Conversely, in areas with very low indoor humidity (dry air), we tend to suffer from irritation of the eyes, nose, throat and skin. This is due to the drying of the surface membrane that covers these areas. Some common symptoms that may arise are nose bleeding and eczema.
Indirect Health Effects
Many studies have found that humidity can increase the risk of allergies and infections in the respiratory system. This effect is likely caused by the growth of bacteria, dust mites, viruses and fungi caused by inappropriate humidity levels. In addition to that, relative humidity may increase the concentration of harmful chemicals in the air when water vapor reacts with chemicals in the air.
In this study comparing culturable bacteria in a typical urban area, they found that relative humidity had a positive correlation with bacterial aerosol concentration and this was statistically significant. Their results show that the average concentration of culturable bacteria was 4 times higher in spring than during winter.
In other studies, Serratia marcescens, a bacteria known to cause respiratory infection is found to be least active during exposure to 50% relative humidity while becoming the most active above 80% relative humidity. Other bacteria like Brucella suis and Staphylococcus albus also favor high humidity levels of 70% to 80%.
However, there are also some bacteria that like a dry environment. One such bacteria is Mycoplasma pneumoniae. It is an airborne bacteria that can cause pneumonia or other severe respiratory disease. Tests on it shows that it can survive longer when exposed to low or high relative humidity levels.
Generally speaking, bacteria survive longer in very dry or very wet environments. Keep them away by maintaining your home humidity levels between 30% – 70% and keep your family safe from the disease they cause.
Fungi has been proven to be a cause of asthma and other allergic reactions. Some species of fungi like Aspergillus are especially allergenic and can cause hypersensitivity reactions in people that do not normally suffer from allergies.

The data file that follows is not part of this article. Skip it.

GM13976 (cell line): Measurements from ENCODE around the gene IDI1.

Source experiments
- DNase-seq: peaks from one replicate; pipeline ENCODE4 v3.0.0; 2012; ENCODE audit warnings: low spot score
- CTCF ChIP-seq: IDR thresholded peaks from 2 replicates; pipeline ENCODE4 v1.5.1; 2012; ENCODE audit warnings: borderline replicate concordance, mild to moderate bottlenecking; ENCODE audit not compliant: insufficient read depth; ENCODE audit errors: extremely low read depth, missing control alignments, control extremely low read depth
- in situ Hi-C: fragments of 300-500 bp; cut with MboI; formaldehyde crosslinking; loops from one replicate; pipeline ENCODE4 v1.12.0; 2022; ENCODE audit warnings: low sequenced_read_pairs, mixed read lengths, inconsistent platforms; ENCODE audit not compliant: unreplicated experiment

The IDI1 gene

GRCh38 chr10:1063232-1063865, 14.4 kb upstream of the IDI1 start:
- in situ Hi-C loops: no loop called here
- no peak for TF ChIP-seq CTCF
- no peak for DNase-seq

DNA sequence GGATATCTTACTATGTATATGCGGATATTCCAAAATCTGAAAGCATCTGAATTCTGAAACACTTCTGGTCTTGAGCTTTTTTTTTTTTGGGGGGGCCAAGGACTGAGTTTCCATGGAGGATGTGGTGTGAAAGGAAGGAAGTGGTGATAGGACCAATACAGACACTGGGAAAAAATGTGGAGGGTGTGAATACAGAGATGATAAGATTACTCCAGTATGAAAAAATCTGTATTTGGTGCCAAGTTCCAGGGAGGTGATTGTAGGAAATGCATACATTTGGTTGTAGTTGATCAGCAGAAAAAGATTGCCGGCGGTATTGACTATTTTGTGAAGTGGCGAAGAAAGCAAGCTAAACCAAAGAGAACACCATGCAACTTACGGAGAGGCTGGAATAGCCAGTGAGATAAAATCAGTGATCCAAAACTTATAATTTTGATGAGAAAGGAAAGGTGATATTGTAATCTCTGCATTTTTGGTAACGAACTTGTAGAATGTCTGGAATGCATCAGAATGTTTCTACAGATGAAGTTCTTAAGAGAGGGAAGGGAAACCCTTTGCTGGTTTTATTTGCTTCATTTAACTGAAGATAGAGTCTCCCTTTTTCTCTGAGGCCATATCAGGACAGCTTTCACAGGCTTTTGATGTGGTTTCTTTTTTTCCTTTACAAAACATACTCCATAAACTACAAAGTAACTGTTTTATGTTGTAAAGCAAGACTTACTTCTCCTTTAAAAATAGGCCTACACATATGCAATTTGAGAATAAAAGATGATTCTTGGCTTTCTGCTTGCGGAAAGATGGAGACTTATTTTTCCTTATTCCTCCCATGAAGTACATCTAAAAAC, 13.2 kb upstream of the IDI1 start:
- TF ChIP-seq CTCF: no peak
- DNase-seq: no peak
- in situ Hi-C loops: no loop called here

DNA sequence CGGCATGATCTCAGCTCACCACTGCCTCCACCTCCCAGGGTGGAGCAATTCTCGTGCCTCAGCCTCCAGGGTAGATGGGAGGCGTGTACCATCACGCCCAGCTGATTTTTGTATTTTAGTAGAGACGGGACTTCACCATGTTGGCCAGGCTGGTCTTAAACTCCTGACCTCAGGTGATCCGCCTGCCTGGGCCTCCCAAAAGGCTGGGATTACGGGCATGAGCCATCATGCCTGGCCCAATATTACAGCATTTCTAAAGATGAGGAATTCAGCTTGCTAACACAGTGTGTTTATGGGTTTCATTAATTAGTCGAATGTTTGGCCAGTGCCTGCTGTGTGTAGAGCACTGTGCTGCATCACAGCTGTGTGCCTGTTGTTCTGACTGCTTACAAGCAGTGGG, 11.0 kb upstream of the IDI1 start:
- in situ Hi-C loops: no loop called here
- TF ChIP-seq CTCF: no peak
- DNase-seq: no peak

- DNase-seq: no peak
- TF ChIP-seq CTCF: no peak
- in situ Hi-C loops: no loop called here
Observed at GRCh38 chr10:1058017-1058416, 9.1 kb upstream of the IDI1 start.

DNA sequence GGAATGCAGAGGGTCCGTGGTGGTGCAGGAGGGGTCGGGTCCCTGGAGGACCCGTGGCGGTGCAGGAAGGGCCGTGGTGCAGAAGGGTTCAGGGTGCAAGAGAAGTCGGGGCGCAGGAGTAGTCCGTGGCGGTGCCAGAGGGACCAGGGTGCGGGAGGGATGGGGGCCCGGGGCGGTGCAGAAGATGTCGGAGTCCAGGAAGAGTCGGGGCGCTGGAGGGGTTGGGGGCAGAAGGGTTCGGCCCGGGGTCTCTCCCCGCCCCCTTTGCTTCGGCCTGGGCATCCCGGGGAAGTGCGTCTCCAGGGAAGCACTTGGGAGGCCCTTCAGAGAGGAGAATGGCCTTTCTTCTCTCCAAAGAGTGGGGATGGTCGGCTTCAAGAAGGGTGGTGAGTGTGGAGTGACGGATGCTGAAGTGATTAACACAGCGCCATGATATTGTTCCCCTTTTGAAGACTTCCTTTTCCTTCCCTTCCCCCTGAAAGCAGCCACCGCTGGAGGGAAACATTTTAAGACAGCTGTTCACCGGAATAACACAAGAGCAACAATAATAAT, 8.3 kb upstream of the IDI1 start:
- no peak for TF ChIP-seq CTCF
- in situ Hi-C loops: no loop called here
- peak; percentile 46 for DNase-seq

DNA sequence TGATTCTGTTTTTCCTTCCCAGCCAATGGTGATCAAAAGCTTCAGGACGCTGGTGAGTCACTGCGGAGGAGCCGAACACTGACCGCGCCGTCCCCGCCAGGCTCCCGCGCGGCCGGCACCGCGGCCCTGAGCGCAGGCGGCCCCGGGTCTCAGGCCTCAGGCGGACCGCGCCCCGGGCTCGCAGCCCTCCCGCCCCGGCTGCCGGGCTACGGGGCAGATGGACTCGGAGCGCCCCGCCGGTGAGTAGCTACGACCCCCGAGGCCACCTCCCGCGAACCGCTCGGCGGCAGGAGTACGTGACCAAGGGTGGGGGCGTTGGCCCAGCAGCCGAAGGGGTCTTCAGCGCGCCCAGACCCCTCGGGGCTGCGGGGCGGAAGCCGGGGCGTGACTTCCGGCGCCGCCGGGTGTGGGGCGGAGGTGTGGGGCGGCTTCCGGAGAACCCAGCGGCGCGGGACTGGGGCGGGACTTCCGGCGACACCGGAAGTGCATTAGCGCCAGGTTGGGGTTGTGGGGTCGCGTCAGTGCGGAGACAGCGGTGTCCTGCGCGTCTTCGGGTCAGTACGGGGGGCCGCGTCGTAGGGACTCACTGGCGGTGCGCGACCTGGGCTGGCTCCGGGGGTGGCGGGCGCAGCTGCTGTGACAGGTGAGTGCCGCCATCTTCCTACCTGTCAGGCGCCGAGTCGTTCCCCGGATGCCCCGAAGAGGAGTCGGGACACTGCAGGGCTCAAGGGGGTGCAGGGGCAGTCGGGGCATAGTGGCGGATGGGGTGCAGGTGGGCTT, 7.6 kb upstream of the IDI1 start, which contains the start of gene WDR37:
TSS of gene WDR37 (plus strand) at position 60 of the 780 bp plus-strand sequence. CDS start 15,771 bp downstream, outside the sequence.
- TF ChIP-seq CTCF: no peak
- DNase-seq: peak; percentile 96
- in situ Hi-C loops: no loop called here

And guess what, fungi love moist environments. They literally thrive in high humidity levels. Most species of fungi will only grow in relative humidity more than 75%. Therefore, they are usually seen in areas like kitchen, bathrooms and window frames subjected to frequent condensation.
In this study done in Cincinnati, 35 homes were investigated and they concluded that high humidity levels had a positive correlation with the richness (number of species) of the fungi population in the house. In objective terms, there were 10 times more fungi species in homes with high relative humidity compared to homes with low relative humidity. It was worse if the home is older and this is likely because they are likely to have more water damage.
In summary, fungi loves moisture. If you want to avoid fungi, keep your home dry.
Mites are the biggest culprits of house allergies. Like fungi, the common house mite, Dermatophagoides pteronyssinus, requires humidity for optimum growth. They reach their maximum size during exposure to 80% relative humidity. A number of other studies also demonstrated that dust mites are significantly associated with high relative humidity levels. In this study of mites that lasted 2 years, they found that the number of mites per gram of dust varied from 400 to 1100 when the relative humidity was at 70% but it dropped to 50 when relative humidity is at 40%.